As you can see from above, my zucchini crop went wild. Having never had any success growing zukes before, I had no idea how many were going to grow on each plant, and how big the plants themselves would be. For that reason, I thought it was a good idea to plant 12 zucchini plants in the front third of the garden. Needless to say, this is way too many. I started pulling the extra plants at the beginning of the summer, but still had more than I could handle. It was hard pulling a thriving plant from the ground, but knowing that the extra veggies were becoming more of a problem than a low yield, I knew it was the right thing to do, and by the end of the summer I only had 2, but was still left with my zucchini than I knew what to do with.


I brought the excess to work, distributed them to neighbors, shared them at social gatherings, and froze a ton, but I still could hardly keep up with the zucchini yield. We ate zucchini at nearly every meal — I felt like a version of “Bubba” from Forrest Gump, but instead of shrimp I was extolling the virtues of zucchini stir fry… zucchini au gratin… zucchini noodles… zucchini boats… zucchini muffins… You get the idea. We got a little burned out, as you can imagine, and I even freezed so much that we are still enjoying the zucchini today, 6 months later.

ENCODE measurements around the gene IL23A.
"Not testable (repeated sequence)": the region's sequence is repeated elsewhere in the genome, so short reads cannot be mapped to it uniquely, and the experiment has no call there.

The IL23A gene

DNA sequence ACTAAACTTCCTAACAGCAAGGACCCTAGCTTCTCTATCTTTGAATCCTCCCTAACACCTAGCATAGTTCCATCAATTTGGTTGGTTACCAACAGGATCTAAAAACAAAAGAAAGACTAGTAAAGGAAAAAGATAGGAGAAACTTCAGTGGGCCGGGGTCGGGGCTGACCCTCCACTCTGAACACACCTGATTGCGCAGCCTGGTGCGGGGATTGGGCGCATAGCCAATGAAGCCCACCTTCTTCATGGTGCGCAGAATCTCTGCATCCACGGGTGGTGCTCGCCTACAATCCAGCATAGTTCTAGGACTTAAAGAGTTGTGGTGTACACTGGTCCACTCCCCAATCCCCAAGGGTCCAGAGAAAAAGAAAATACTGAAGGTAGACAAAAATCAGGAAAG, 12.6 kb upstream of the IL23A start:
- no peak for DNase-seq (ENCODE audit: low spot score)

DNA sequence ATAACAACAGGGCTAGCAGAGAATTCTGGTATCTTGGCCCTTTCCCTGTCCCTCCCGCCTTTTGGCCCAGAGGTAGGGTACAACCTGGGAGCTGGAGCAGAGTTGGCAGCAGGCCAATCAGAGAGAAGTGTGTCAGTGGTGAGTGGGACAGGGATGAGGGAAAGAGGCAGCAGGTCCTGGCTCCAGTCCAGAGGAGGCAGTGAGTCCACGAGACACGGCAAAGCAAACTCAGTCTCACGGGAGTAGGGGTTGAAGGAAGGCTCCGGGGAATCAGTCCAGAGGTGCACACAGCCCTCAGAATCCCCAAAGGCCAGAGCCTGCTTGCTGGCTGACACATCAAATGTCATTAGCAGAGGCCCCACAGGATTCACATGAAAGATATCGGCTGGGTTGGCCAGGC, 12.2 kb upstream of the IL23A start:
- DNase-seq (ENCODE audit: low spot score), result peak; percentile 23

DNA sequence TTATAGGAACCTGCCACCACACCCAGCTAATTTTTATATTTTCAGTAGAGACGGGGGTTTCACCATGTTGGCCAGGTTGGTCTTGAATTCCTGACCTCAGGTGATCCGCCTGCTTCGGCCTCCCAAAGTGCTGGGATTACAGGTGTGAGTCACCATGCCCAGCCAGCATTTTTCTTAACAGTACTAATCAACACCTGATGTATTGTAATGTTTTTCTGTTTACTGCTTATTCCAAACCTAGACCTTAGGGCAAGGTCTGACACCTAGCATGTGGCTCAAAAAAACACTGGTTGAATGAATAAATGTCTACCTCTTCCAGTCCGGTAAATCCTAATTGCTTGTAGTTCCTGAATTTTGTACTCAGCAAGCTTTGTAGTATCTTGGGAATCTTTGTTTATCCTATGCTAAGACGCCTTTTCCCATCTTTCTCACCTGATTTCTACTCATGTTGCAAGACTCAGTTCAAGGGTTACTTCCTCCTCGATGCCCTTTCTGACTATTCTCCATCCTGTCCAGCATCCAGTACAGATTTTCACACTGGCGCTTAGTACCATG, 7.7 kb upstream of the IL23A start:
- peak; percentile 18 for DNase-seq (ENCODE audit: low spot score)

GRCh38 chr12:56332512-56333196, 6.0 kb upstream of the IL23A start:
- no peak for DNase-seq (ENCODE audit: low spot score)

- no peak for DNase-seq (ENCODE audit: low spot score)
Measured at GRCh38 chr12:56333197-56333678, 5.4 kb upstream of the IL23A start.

I had to pick at least 4-5 every day or they would grow to radioactive proportions. While it was fun comparing the size of the zucchinis to my cat, this year I think I’ll stick to a reasonable-sized zucchini crop and will try to start the year with just one plant or two.

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Lesson 3 – Less is more